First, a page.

It's been said that "history is written by the victors," but may also be true that art history often seems to have been written to mostly reflect the culture of Europe and the U.S. Lately, Latin American art has been receiving some long overdue recognition, with Mexico City emerging as a regional epicenter. These works by Mexico City's Feral Collective may initially suggest familiar conceptual or minimal art themes, but if we look a little deeper they reflect something stranger, as if the looser threads of ordinary reality had come unraveled and were whimsically rewoven by a cabal of metaphysical modernists.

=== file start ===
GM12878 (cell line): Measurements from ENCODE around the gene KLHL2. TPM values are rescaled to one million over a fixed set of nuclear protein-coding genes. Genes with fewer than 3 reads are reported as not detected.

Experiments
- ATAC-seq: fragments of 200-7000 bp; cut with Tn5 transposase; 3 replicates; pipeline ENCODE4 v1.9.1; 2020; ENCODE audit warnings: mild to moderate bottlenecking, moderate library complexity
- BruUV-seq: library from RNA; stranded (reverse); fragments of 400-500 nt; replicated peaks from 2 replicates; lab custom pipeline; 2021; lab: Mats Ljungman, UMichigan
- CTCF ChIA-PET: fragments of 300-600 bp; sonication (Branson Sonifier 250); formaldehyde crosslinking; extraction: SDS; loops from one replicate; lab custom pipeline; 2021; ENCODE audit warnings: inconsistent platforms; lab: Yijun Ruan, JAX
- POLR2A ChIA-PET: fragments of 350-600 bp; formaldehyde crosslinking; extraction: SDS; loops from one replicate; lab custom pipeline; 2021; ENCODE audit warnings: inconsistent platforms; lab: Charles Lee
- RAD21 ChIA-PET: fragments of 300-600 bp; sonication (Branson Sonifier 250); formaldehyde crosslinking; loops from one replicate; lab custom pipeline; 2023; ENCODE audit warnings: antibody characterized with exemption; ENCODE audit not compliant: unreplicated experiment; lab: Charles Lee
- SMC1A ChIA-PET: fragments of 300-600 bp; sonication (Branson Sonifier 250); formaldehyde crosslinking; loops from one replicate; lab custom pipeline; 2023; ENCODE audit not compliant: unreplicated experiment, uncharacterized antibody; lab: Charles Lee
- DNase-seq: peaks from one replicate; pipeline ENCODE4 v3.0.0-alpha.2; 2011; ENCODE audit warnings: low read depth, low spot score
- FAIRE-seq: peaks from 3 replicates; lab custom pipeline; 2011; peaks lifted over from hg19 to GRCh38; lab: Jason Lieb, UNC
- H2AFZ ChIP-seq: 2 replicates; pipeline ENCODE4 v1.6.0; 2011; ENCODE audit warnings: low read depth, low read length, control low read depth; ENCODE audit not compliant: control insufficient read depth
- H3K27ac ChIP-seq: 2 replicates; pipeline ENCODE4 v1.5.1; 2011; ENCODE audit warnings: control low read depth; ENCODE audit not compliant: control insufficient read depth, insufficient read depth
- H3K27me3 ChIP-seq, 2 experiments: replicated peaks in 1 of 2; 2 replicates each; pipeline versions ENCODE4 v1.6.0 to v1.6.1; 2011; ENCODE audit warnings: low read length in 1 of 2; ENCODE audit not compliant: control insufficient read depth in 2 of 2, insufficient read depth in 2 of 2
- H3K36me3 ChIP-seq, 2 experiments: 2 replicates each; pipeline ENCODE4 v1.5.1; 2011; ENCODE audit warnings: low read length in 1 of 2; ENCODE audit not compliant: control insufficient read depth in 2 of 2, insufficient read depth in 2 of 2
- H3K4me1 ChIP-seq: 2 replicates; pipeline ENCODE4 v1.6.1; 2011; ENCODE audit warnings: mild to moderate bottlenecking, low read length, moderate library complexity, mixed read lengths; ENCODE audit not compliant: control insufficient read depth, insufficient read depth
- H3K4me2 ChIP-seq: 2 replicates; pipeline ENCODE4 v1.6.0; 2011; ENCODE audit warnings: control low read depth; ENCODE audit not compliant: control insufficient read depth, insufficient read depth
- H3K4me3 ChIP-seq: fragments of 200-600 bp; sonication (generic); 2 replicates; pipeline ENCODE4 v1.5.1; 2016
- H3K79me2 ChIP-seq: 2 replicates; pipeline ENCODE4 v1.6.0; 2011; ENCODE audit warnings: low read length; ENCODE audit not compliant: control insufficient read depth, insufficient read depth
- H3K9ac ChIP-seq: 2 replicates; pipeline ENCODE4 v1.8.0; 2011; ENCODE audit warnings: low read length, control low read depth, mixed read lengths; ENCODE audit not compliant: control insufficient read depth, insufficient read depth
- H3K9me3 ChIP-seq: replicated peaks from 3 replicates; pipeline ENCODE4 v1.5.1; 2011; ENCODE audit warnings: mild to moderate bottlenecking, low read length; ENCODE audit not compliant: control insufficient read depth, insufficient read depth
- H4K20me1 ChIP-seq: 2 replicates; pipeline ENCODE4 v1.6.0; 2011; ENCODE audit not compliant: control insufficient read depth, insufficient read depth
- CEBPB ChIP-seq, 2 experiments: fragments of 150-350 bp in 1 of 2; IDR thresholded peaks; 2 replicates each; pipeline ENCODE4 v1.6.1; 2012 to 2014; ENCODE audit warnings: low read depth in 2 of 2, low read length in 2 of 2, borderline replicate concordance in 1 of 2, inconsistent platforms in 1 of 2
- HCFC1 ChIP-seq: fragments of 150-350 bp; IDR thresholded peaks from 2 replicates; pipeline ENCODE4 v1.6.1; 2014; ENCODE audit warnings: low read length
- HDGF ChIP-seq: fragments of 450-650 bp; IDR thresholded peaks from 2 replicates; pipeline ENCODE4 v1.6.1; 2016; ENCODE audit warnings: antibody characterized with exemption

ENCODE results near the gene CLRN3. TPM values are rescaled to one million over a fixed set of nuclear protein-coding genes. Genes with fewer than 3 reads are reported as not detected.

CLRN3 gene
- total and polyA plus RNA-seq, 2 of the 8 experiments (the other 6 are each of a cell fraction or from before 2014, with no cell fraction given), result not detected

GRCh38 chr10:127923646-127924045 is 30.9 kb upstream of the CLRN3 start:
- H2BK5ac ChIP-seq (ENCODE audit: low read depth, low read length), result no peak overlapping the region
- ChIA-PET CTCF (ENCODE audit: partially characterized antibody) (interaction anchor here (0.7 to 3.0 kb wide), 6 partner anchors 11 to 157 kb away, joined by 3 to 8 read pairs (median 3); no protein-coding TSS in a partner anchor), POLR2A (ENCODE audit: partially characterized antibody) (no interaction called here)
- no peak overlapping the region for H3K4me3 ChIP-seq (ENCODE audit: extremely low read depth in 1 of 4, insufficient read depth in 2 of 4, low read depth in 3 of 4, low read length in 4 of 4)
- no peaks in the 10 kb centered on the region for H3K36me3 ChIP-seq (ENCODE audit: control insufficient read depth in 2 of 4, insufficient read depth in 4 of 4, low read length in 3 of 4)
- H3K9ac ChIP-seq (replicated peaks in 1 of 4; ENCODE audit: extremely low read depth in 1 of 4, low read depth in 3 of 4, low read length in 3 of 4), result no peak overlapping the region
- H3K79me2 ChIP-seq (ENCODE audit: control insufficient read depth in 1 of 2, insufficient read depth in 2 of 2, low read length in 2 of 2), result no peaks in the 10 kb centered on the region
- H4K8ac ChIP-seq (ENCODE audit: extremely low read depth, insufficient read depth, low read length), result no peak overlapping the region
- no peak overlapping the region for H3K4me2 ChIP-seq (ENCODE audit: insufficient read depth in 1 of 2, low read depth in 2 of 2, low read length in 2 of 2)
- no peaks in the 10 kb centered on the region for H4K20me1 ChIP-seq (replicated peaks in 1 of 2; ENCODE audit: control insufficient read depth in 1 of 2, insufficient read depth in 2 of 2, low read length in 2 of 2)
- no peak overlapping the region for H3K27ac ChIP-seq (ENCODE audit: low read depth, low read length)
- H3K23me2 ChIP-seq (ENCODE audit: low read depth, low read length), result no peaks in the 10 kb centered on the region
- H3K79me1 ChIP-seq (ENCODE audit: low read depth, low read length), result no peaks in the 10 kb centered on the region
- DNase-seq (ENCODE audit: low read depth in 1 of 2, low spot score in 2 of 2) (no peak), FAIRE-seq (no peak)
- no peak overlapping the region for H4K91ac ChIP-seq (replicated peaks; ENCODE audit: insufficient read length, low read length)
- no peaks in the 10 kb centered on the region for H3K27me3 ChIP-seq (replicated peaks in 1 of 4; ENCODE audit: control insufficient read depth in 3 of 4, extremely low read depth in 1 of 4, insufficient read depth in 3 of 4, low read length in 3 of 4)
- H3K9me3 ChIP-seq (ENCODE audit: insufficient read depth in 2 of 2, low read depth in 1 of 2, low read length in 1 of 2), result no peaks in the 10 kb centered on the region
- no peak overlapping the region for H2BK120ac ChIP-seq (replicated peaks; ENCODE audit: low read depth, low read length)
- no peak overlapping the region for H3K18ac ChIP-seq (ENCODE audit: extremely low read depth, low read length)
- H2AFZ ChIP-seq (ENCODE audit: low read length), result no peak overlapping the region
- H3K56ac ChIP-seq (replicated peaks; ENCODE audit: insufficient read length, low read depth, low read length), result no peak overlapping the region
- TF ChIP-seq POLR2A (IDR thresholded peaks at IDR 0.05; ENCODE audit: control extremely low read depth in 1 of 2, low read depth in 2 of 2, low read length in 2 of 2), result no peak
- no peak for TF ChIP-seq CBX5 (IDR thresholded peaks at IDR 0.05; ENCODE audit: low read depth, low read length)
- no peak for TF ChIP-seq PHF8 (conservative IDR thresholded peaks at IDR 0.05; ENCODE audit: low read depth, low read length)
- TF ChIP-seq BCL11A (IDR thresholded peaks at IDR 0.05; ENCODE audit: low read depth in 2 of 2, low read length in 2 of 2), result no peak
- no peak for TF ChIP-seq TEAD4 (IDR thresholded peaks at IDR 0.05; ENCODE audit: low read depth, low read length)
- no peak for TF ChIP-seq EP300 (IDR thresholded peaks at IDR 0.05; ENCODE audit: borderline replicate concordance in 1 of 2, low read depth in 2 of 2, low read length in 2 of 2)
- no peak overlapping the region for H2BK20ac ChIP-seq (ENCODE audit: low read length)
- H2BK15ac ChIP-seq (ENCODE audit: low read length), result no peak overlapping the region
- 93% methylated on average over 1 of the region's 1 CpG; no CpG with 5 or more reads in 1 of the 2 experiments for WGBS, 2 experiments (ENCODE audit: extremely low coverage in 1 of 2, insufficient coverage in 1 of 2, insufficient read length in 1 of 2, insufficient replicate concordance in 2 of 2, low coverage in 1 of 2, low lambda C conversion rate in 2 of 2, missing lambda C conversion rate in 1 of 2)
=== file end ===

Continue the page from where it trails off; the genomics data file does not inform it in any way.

Visitors are greeted by a line--a long horizontal tangle of pencil lines collectively drawn on the wall with an invitation to visitors to participate in creating "infinity." But Mariana Magdaleno's tie me up installation of ink drawings of eyes on paper ovals connected by a spidery web of string reflects what she calls "the connection power that exists between people when eyes meet each other." Jorge Rosano Gamboa's hanging paper scrolls with solitary lines of ink celebrate the "gravity spirits," while some evocative imprints left in carbon black on the wall by the artist's animated body are titled vulture, left, (after a Mexican transformation ritual). Works by Christian Castaneda and Benjamin Sogols include walls covered with oversize replicas of face-down tarot cards that radiate portentous uncertainty--a quality echoed in Castaneda's "interventions," darkly painted graphical forms that confront the visitor like inexplicable shadows or mysterious omens. Things take a spectral turn in Roberto Flores' closet door, top, a video of the artist painting the outlines of a door on a blank wall that is, in turn, projected on to the gallery's side door, suggesting some sort of Home Depot portal to another dimension. And it is reassuring to note that the speculative approach to time and space found in Latin American fiction is alive and well in the work of the Feral Collective. ~Bookhardt / The Feral Collective: New Work by Christian Castaneda, Benjamin Sagols, Jorge Rosano Gamboa, Roberto Flores and Mariana Magdalena, Through Aug. 2, The Front, 4100 St. Claude Ave., 920-3980.
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